Health Secretary warns coronavirus is a 'serious' threat to public

Health Secretary Matt Hancock warns coronavirus is a ‘serious and imminent’ threat to British public and announces new powers to stem spread of virus

  • Health Secretary Matt Hancock says coronavirus is serious and imminent threat
  • The announcement gives the government greater powers to fight the spread
  • It comes as there are now four confirmed cases of the coronavirus in the UK  

The coronavirus is now a ‘serious and imminent threat’ to the British public, the health secretary has declared this morning.

The announcement by Matt Hancock gives the Government greater powers to fight the spread of the virus, with four confirmed cases in the UK.

A Department of Health statement said: ‘The Secretary of State has made regulations to ensure that the public are protected as far as possible from the transmission of the virus.

‘The Secretary of State declares that the incidence or transmission of novel Coronavirus constitutes a serious and imminent threat to public health, and the measures outlined in these regulations are considered as an effective means of delaying or preventing further transmission of the virus.’

Mr Hancock has also designated Arrowe Park Hospital in the Wirral, and Kents Hill Park in Milton Keynes, where Britons evacuated from Wuhan have been transferred to, as ‘isolation’ facilities.

The announcement by Matt Hancock (pictured) gives the Government greater powers to fight the spread of the virus, with four confirmed cases in the UK

Wuhan and Hubei province, where the virus originated, have also been declared an ‘infected area’ by the health secretary. 

The announcement comes as a British ‘super spreader’ is feared to have infected at least seven others with the coronavirus, prompting the emergency testing of hundreds of people on his flights, ski break and even his local pub.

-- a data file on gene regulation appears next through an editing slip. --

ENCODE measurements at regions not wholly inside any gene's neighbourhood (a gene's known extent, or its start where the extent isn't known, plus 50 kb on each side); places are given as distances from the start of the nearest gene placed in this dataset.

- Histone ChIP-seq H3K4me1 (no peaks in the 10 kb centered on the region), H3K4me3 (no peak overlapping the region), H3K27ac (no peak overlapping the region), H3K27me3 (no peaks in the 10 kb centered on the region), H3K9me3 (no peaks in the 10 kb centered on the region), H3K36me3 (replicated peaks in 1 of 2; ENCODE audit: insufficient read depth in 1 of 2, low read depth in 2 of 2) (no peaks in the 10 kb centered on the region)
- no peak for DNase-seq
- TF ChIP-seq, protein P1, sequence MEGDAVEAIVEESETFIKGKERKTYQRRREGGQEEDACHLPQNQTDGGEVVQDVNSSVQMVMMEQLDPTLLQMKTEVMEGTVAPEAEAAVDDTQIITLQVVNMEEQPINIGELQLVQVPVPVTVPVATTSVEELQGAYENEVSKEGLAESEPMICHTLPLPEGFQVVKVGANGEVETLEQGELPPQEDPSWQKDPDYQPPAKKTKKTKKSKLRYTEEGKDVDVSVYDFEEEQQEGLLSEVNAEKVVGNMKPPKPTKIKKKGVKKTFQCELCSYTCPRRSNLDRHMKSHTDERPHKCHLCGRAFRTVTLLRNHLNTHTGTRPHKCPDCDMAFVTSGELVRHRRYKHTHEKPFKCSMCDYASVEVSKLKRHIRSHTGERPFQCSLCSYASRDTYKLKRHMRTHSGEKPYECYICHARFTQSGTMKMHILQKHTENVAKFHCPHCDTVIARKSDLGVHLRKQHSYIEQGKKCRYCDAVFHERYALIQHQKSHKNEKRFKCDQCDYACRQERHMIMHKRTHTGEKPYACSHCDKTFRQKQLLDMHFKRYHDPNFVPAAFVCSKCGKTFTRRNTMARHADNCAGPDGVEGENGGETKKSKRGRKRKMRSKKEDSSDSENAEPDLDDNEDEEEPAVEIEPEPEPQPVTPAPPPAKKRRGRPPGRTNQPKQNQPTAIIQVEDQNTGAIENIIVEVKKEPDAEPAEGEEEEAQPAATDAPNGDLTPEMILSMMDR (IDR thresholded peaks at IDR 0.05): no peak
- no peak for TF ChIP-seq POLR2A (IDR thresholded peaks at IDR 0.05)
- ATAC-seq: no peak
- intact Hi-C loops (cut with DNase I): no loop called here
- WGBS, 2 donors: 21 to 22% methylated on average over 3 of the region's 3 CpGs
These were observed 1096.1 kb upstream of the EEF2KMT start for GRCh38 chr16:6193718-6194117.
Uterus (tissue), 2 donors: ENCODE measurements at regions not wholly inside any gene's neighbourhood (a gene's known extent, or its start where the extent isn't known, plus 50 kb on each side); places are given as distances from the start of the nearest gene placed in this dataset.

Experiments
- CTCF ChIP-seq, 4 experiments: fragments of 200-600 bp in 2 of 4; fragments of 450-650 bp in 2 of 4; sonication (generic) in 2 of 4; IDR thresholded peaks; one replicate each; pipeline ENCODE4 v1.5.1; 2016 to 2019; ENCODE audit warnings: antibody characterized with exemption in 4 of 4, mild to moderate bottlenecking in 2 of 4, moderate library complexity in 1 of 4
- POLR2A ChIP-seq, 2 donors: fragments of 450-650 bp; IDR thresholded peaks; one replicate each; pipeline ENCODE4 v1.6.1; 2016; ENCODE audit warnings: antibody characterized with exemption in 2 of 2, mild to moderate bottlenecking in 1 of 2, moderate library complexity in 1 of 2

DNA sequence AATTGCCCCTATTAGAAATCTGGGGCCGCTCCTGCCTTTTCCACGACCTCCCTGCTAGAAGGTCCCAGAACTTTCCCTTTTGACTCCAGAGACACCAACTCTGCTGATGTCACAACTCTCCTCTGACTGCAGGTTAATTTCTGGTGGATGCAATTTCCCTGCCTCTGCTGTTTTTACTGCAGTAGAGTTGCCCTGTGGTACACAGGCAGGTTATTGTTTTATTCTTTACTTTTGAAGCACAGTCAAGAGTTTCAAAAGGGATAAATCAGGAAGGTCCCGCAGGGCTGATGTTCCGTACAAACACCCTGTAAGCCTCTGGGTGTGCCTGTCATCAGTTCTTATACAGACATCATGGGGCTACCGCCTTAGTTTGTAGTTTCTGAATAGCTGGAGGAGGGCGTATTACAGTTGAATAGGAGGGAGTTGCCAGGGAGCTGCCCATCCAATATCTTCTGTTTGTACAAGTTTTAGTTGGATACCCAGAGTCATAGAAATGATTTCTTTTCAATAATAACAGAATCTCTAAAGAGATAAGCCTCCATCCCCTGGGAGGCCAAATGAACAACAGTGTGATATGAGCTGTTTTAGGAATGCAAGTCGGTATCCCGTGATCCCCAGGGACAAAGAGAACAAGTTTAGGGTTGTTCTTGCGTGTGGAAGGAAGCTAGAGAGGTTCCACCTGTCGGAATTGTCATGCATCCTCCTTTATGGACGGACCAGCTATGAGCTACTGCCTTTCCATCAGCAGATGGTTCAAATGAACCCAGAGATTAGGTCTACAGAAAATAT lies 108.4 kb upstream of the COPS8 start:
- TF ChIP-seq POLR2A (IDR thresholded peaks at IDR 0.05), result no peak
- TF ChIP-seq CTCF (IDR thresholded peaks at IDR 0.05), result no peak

The businessman is at the centre of a web of cases stretching across the UK, France and Spain after he apparently contracted the virus during a four-day trip to Singapore for a sales conference for gas analysis company Servomex.

The man in his fifties then jetted from south-east Asia to the Alps to ski in Les Contamines-Montjoie in late January where two more Britons became infected despite the ‘super spreader’ not having any cold or flu-like symptoms.

A map showing the numbers of cases of the coronavirus confirmed in countries around the world

Britain’s health authorities have also contacted 183 passengers and six crew on an Easyjet flight then taken by the unnamed man from Geneva to London, warning that they could be infected. 

Five staff at The Grenadier in Hove, his local pub, have been instructed to self-isolate for a fortnight after he went there for a pint on Saturday February 1. And an East Sussex secondary schoolchild has also been told to stay at home for two week amid fears he came into contact with the so-called ‘super spreader’.

Officials have desperately tried to stop further spread with a cross-border hunt for all the hundreds of people he may have had contact with. 

Passengers, including a baby, disembark from a charter flight carrying Brits evacuated from Wuhan, China after it arrived at RAF Brize Norton in Oxfordshire

Environmental consultant Bob Saynor, 48, and his nine-year-old son have been named locally as being at the centre of the outbreak and are being treated in hospital

Today nine Britons have been confirmed to have the killer virus – five in France, one in Japan, one in Spain and two in the UK. Two others in the UK are ill, but they are believed to be Chinese nationals holidaying in Yorkshire.    

More than 900 people have died and 37,000 have become infected since the outbreak began in the Chinese city of Wuhan, which has been placed in lockdown to curb the spread – an evacuation flight landed at RAF Brize Norton yesterday.